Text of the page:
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19.3 General Commands

Below is a reference for all vem commands. This section outlines general commands available for editing all types of cells. Section 19.4 discusses options, section 19.5 describes the general selection mechanism. and section 19.6 describes property and bag editing features. The next three sections describe editing commands for physical, symbolic, and schematic cells respectively. The summary includes the name of the command as it appears on a menu, if it appears in the menu. The command name can be typed in as well. Place the mouse in the window where you wish to execute the command, enter the command arguments (points, objects, etc.), type a colon (:), and type the command name. The TAB character will automatically complete command names. The phrase <no-name> implies it has no default menu or command name binding.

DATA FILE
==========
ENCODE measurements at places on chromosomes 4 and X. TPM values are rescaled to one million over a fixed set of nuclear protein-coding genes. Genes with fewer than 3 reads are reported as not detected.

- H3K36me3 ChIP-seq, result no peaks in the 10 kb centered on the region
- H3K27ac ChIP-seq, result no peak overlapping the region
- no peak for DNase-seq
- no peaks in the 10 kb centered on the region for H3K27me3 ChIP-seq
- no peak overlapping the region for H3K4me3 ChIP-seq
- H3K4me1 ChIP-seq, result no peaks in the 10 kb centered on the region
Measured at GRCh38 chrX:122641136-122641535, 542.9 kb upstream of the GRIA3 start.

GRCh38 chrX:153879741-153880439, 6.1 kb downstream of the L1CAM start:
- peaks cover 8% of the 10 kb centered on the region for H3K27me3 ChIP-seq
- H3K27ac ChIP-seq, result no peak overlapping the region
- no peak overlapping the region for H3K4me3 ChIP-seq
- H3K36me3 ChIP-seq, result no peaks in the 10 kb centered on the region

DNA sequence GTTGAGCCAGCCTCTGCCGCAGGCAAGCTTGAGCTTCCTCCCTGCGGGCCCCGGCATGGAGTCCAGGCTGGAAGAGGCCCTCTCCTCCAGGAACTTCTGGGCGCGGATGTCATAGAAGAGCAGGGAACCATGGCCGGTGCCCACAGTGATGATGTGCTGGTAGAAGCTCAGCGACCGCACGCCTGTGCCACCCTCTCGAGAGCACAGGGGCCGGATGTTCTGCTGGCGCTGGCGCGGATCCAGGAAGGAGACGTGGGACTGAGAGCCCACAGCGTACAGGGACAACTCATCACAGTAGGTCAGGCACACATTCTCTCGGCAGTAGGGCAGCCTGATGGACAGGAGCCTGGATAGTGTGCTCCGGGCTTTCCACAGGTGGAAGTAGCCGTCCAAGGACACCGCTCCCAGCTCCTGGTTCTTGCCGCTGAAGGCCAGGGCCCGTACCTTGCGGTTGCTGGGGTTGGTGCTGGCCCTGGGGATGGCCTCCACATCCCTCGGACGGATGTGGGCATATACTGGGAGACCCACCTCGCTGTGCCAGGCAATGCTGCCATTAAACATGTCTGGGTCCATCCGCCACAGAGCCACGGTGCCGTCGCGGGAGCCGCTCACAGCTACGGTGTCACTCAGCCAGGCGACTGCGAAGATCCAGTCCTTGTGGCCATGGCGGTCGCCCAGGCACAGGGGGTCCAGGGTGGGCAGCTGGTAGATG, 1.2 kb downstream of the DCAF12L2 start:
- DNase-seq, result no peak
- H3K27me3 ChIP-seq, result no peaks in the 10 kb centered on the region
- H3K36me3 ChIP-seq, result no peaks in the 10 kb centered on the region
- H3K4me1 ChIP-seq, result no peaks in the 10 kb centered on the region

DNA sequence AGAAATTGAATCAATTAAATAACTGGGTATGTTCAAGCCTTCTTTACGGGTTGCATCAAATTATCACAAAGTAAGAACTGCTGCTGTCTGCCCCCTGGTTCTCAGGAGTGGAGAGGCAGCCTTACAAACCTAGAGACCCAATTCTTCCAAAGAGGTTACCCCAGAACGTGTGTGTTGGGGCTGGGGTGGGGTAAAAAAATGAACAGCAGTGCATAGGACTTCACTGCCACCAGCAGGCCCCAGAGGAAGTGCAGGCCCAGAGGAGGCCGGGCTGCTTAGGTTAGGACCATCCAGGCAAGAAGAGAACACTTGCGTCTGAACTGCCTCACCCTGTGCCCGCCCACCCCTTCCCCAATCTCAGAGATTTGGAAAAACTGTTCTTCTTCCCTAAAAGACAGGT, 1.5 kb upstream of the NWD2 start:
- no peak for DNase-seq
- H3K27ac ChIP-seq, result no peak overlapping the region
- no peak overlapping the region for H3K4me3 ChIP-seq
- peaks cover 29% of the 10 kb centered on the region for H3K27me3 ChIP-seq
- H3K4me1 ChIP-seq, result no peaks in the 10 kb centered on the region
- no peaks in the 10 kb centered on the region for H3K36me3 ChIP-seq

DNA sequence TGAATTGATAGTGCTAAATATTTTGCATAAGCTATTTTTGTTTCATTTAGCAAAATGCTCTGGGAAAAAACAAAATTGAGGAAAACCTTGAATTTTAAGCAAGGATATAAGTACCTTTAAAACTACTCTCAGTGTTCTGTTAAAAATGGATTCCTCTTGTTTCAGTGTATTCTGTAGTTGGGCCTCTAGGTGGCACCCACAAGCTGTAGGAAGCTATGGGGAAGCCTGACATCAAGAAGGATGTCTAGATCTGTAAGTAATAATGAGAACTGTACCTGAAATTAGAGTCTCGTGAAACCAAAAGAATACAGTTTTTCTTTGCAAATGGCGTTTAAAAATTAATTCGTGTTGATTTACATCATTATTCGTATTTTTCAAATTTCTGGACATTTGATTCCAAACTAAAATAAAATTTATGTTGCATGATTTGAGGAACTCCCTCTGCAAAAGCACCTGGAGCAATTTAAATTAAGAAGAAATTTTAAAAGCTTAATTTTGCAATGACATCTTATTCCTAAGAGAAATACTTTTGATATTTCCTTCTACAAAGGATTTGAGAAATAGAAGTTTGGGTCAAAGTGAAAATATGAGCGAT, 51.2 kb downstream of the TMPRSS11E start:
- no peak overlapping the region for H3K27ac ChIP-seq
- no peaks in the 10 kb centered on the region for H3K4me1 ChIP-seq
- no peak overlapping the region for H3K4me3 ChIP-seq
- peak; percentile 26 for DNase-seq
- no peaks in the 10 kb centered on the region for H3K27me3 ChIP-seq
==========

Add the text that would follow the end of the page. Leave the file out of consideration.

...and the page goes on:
The list below also shows the default keyboard binding for each command, if it has one, and the syntax of the argument list passed to it. The symbol <*> implies the command has no default key binding. In general, the commands used most often have key and menu bindings. Less often used commands may have only command name bindings. See table 2-3 on page 11 for a concise summary.

Some vem commands are not documented here because they are dangerous or conflict with the objectives of pigi. Those commands will not appear in the vem menu, and have no key binding, although all are still available by typing them in. Adventurous users may wish to consult the standard octtools documentation before using them.